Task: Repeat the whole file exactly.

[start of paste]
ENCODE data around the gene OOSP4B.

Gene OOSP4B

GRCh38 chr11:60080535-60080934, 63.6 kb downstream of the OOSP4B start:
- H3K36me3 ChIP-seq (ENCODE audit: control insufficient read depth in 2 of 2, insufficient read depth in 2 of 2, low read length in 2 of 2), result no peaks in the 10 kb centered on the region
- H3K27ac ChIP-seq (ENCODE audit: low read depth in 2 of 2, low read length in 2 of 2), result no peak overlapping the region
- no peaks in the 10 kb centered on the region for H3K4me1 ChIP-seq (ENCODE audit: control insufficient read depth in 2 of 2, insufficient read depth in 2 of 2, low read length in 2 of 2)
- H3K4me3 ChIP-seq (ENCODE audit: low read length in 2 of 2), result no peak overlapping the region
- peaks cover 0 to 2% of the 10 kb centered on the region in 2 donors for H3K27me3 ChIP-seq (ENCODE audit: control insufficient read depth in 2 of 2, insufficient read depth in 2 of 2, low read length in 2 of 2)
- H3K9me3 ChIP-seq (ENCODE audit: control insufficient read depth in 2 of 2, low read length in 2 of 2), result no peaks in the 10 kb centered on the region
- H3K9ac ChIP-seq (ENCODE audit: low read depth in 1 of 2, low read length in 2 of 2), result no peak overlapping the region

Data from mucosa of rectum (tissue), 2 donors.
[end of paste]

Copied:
ENCODE data around the gene OOSP4B.

Gene OOSP4B

GRCh38 chr11:60080535-60080934, 63.6 kb downstream of the OOSP4B start:
- H3K36me3 ChIP-seq (ENCODE audit: control insufficient read depth in 2 of 2, insufficient read depth in 2 of 2, low read length in 2 of 2), result no peaks in the 10 kb centered on the region
- H3K27ac ChIP-seq (ENCODE audit: low read depth in 2 of 2, low read length in 2 of 2), result no peak overlapping the region
- no peaks in the 10 kb centered on the region for H3K4me1 ChIP-seq (ENCODE audit: control insufficient read depth in 2 of 2, insufficient read depth in 2 of 2, low read length in 2 of 2)
- H3K4me3 ChIP-seq (ENCODE audit: low read length in 2 of 2), result no peak overlapping the region
- peaks cover 0 to 2% of the 10 kb centered on the region in 2 donors for H3K27me3 ChIP-seq (ENCODE audit: control insufficient read depth in 2 of 2, insufficient read depth in 2 of 2, low read length in 2 of 2)
- H3K9me3 ChIP-seq (ENCODE audit: control insufficient read depth in 2 of 2, low read length in 2 of 2), result no peaks in the 10 kb centered on the region
- H3K9ac ChIP-seq (ENCODE audit: low read depth in 1 of 2, low read length in 2 of 2), result no peak overlapping the region

Data from mucosa of rectum (tissue), 2 donors.